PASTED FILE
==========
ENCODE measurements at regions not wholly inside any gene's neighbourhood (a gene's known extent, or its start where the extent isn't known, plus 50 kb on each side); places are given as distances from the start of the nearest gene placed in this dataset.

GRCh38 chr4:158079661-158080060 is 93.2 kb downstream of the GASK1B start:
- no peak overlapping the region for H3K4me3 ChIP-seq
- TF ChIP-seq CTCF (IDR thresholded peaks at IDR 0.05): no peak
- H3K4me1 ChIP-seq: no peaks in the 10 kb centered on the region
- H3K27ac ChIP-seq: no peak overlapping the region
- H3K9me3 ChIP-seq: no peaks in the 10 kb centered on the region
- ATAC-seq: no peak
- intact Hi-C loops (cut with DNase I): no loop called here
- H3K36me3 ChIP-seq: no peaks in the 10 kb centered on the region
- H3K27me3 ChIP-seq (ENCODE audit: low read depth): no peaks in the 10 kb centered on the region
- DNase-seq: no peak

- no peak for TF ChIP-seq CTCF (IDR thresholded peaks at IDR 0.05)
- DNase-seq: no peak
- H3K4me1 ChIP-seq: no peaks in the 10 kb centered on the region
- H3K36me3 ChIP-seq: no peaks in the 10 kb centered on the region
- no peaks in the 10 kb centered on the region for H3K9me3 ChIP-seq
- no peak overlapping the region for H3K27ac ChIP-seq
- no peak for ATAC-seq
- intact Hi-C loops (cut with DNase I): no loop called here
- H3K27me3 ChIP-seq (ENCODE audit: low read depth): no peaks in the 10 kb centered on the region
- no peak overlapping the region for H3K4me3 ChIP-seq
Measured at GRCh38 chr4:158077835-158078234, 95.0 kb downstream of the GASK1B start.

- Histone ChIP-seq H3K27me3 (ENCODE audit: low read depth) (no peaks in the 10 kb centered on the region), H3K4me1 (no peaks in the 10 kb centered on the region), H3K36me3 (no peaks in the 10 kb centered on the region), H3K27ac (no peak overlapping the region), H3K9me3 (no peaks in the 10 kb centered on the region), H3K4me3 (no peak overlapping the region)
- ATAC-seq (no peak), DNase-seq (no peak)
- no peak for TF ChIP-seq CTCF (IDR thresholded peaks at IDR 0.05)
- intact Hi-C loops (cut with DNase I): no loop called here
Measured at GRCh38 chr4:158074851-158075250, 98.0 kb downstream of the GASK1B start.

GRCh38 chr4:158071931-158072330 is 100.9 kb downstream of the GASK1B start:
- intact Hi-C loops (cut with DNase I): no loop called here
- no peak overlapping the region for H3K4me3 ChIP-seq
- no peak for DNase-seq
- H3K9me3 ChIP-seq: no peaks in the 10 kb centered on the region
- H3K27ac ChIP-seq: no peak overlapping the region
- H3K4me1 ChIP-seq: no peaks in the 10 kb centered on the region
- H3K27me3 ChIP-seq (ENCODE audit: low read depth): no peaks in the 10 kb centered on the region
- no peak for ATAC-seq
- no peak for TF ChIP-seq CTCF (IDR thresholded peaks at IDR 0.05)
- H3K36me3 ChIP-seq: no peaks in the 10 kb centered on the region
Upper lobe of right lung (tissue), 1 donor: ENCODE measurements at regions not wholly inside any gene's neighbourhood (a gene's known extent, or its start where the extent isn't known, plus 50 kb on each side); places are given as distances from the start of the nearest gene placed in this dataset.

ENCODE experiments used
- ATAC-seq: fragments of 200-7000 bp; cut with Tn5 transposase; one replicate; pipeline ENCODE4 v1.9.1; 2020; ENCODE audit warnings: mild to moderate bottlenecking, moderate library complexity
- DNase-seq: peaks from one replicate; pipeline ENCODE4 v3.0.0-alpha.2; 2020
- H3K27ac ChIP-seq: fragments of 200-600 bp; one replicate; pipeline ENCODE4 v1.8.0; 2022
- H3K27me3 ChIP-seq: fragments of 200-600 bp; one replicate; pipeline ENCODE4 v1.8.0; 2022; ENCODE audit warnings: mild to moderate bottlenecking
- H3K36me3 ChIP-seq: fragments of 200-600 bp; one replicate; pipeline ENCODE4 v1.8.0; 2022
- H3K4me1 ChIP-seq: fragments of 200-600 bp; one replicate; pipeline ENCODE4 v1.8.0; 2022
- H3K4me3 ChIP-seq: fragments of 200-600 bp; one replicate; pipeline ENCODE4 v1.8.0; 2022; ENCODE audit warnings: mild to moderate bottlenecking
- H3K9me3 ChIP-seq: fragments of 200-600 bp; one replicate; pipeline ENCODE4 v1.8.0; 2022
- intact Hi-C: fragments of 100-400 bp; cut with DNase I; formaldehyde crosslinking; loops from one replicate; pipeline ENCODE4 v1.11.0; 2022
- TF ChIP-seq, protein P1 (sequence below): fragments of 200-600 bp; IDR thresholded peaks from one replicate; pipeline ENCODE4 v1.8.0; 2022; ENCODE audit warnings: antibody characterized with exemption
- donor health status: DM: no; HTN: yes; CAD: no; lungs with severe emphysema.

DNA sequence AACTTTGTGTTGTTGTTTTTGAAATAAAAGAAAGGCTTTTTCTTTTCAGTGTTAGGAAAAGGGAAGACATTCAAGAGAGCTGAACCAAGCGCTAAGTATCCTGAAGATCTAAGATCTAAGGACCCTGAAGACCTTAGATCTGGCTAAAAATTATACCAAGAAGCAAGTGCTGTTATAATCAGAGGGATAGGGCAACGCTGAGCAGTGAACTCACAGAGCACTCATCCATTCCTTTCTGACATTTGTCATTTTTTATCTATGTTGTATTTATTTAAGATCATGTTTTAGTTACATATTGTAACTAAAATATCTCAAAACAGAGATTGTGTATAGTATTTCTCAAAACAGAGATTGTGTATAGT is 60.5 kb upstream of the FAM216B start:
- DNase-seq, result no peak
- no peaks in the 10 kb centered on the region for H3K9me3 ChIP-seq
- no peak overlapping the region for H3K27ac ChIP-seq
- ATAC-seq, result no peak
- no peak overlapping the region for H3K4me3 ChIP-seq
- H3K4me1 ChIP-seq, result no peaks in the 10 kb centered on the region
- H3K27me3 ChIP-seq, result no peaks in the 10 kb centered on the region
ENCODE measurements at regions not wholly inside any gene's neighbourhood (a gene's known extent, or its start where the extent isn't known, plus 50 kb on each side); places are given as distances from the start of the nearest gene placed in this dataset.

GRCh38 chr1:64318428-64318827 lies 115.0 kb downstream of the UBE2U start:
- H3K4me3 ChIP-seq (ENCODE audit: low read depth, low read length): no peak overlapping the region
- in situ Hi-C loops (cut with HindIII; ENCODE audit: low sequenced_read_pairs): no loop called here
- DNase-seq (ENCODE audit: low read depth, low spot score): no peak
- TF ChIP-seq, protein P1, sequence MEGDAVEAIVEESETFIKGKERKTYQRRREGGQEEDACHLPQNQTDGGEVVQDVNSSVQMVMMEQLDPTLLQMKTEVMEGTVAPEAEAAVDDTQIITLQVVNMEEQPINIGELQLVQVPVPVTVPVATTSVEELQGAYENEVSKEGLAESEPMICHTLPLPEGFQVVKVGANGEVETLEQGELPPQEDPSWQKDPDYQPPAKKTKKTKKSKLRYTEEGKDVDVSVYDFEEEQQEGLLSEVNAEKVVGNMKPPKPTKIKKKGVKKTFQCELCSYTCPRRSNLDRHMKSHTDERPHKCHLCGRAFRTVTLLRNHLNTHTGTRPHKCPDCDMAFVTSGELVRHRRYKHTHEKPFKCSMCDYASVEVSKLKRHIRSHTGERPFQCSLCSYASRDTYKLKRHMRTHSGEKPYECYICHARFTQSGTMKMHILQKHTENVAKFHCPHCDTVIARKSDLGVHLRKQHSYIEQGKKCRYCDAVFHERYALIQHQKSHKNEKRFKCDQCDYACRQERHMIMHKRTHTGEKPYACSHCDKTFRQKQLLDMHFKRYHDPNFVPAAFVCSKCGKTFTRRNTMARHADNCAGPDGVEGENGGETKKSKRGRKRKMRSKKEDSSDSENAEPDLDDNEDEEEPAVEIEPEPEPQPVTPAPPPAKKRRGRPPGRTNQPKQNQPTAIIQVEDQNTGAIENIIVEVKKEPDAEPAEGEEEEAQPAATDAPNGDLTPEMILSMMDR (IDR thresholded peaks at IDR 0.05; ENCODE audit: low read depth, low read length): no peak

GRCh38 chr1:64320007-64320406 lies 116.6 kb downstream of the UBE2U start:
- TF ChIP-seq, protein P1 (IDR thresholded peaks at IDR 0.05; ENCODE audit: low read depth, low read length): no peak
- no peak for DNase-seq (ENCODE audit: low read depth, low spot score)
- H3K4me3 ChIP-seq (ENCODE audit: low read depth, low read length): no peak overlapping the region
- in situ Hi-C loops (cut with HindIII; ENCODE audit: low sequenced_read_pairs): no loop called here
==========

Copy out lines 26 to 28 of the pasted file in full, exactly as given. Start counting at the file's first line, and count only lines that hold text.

- no peak for TF ChIP-seq CTCF (IDR thresholded peaks at IDR 0.05)
- intact Hi-C loops (cut with DNase I): no loop called here
Measured at GRCh38 chr4:158074851-158075250, 98.0 kb downstream of the GASK1B start.